Microsoft exits mobile phone business almost completely, but leaves a lifeline
Finnish employees of Microsoft Mobile Phones business were invited to the Microsoft Mobile Headquarters in Finland for an internal event. It's expected that there will be news on the faltering smartphone business with the Lumia line of products.
The business has not been doing well since Microsoft bought it from Nokia at the price of 5.5 Billion Euro. Just this week Gartner informed that the global marketshare of the phones had dropped to less then a percent of the smartphone market.
Sources stated that Microsoft would exit the business completely, but instead they Microsoft announced that while they are cutting down significantly. They kept the door open to the business by leaving a handful of design and development staff to the Finnish HQ, while laying of some 1500 people.
It's not the first time there has been bad news for ex-Nokians in Finland since the acquisition by Microsoft as in 2015 the company shedded 2300 jobs in Salo, Tampere and Espoo. Already in 2014 they shut down the Oulu unit and let go around a thousand employees.
Last year the Salo research facility was closed completely. This was where Nokia sprang in the early 1990's to become the largest mobile phone manufacturer for a number of years.
After selling the mobile phone business to Microsoft, Nokia still continues as an independent company focusing on mobile networks and is in fact returning to the smartphone market by licensing it's brand: Nokia will launch new smartphones in 2016
In an internal announcement of Microsoft Mobile Restructuring, Terry Myerson wrote to the staff:
Last week we announced the sale of our feature phone business. Today I want to share that we are taking the additional step of streamlining our smartphone hardware business, and we anticipate this will impact up to 1,850 jobs worldwide, up to 1,350 of which are in Finland. These changes are incredibly difficult because of the impact on good people who have contributed greatly to Microsoft. Speaking on behalf of Satya and the entire Senior Leadership Team, we are committed to help each individual impacted with our support, resources, and respect.
For context, Windows 10 recently crossed 300 million monthly active devices, our Surface and Xbox customer satisfaction is at record levels, and HoloLens enthusiasts are developing incredible new experiences. Yet our phone success has been limited to companies valuing our commitment to security, manageability, and Continuum, and with consumers who value the same. Thus, we need to be more focused in our phone hardware efforts.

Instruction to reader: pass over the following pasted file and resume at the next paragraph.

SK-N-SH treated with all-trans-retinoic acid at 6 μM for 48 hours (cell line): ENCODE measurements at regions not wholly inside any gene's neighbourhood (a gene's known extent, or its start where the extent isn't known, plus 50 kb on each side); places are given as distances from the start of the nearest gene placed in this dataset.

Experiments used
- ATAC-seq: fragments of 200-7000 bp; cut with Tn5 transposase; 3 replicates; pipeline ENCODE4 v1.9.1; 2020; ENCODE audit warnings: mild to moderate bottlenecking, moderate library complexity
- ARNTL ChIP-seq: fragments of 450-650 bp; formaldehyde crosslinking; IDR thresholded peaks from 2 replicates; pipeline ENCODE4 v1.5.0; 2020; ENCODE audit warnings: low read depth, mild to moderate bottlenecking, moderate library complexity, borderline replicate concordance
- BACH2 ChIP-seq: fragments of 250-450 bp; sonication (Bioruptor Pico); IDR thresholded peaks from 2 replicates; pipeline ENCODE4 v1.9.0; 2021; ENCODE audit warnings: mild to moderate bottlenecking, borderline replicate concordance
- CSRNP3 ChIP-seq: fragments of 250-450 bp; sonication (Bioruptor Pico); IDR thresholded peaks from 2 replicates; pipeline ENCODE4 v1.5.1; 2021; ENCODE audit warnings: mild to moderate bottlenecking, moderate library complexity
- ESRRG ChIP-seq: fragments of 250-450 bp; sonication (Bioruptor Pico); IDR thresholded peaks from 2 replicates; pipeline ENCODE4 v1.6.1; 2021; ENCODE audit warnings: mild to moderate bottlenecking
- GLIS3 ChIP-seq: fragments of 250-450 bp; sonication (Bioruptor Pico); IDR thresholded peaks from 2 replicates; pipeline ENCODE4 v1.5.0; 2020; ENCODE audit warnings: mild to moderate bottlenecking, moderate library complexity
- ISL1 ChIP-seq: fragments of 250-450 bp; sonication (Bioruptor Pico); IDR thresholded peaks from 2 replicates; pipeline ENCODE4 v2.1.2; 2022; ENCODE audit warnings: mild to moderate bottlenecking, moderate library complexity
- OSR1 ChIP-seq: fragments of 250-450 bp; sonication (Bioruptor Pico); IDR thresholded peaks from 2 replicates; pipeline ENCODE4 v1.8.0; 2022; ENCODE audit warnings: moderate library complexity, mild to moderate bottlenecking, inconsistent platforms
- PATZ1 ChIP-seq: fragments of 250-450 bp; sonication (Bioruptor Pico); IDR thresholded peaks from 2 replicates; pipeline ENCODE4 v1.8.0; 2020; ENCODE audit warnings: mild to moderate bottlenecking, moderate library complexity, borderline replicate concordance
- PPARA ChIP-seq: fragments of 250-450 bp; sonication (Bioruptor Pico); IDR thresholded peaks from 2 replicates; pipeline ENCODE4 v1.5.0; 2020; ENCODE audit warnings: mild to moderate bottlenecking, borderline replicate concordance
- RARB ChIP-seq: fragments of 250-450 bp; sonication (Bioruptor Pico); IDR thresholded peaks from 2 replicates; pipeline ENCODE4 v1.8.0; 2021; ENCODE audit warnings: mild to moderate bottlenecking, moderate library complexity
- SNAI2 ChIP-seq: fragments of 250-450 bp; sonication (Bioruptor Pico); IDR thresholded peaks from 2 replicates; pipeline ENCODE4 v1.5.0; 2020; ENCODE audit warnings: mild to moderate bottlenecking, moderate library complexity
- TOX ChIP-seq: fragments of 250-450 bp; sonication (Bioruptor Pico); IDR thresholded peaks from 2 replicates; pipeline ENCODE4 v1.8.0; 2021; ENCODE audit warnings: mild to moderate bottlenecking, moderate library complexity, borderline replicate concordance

With this focus, our Windows strategy remains unchanged:
1. Universal apps. We have built an amazing platform, with a rich innovation roadmap ahead. Expanding the devices we reach and the capabilities for developers is our top priority.
2. We always take care of our customers, Windows phones are no exception. We will continue to update and support our current Lumia and OEM partner phones, and develop great new devices.
3. We remain steadfast in our pursuit of innovation across our Windows devices and our services to create new and delightful experiences. Our best work for customers comes from our device, platform, and service combination.
At the same time, our company will be pragmatic and embrace other mobile platforms with our productivity services, device management services, and development tools — regardless of a person’s phone choice, we want everyone to be able to experience what Microsoft has to offer them.
With that all said… I used the words “be more focused” above. This in fact describes what we are doing (we’re scaling back, but we’re not out!), but at the same time I don’t love it because it lacks the emotional impact of this decision. When I look back on our journey in mobility, we’ve done hard work and had great ideas, but have not always had the alignment needed across the company to make an impact. At the same time, Ars Technica recently published a long story documenting our journey to create the universal platform for our developers. The story shows the real challenges we faced, and the grit required to get it done. The story closes with this:
“And as long as it has taken the company, Microsoft has still arguably achieved something that its competitors have not… It took more than two decades to get there, but Microsoft still somehow got there first.”
For me, that’s what focus can deliver for us, and now we get to build on that foundation to build amazing products.